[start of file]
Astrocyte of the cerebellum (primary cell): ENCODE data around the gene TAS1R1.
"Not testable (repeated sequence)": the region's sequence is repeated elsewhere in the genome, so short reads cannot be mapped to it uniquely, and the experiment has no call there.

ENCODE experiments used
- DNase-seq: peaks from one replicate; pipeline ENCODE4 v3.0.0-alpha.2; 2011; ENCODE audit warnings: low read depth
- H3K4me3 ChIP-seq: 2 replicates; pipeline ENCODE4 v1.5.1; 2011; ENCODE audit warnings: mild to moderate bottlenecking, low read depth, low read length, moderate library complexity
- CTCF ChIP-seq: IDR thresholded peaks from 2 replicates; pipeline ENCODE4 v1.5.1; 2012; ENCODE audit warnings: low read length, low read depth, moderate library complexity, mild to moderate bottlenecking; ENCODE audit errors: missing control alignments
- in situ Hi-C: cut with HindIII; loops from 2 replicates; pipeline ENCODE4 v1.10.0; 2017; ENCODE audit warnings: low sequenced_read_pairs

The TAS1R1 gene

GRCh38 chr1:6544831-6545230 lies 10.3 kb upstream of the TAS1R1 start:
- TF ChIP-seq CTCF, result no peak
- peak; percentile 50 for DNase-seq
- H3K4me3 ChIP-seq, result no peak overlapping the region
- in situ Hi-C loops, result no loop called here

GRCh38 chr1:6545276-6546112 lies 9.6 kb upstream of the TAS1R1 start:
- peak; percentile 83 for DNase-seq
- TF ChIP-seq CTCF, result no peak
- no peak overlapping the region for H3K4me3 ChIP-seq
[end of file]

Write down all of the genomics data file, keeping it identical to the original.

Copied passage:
Astrocyte of the cerebellum (primary cell): ENCODE data around the gene TAS1R1.
"Not testable (repeated sequence)": the region's sequence is repeated elsewhere in the genome, so short reads cannot be mapped to it uniquely, and the experiment has no call there.

ENCODE experiments used
- DNase-seq: peaks from one replicate; pipeline ENCODE4 v3.0.0-alpha.2; 2011; ENCODE audit warnings: low read depth
- H3K4me3 ChIP-seq: 2 replicates; pipeline ENCODE4 v1.5.1; 2011; ENCODE audit warnings: mild to moderate bottlenecking, low read depth, low read length, moderate library complexity
- CTCF ChIP-seq: IDR thresholded peaks from 2 replicates; pipeline ENCODE4 v1.5.1; 2012; ENCODE audit warnings: low read length, low read depth, moderate library complexity, mild to moderate bottlenecking; ENCODE audit errors: missing control alignments
- in situ Hi-C: cut with HindIII; loops from 2 replicates; pipeline ENCODE4 v1.10.0; 2017; ENCODE audit warnings: low sequenced_read_pairs

The TAS1R1 gene

GRCh38 chr1:6544831-6545230 lies 10.3 kb upstream of the TAS1R1 start:
- TF ChIP-seq CTCF, result no peak
- peak; percentile 50 for DNase-seq
- H3K4me3 ChIP-seq, result no peak overlapping the region
- in situ Hi-C loops, result no loop called here

GRCh38 chr1:6545276-6546112 lies 9.6 kb upstream of the TAS1R1 start:
- peak; percentile 83 for DNase-seq
- TF ChIP-seq CTCF, result no peak
- no peak overlapping the region for H3K4me3 ChIP-seq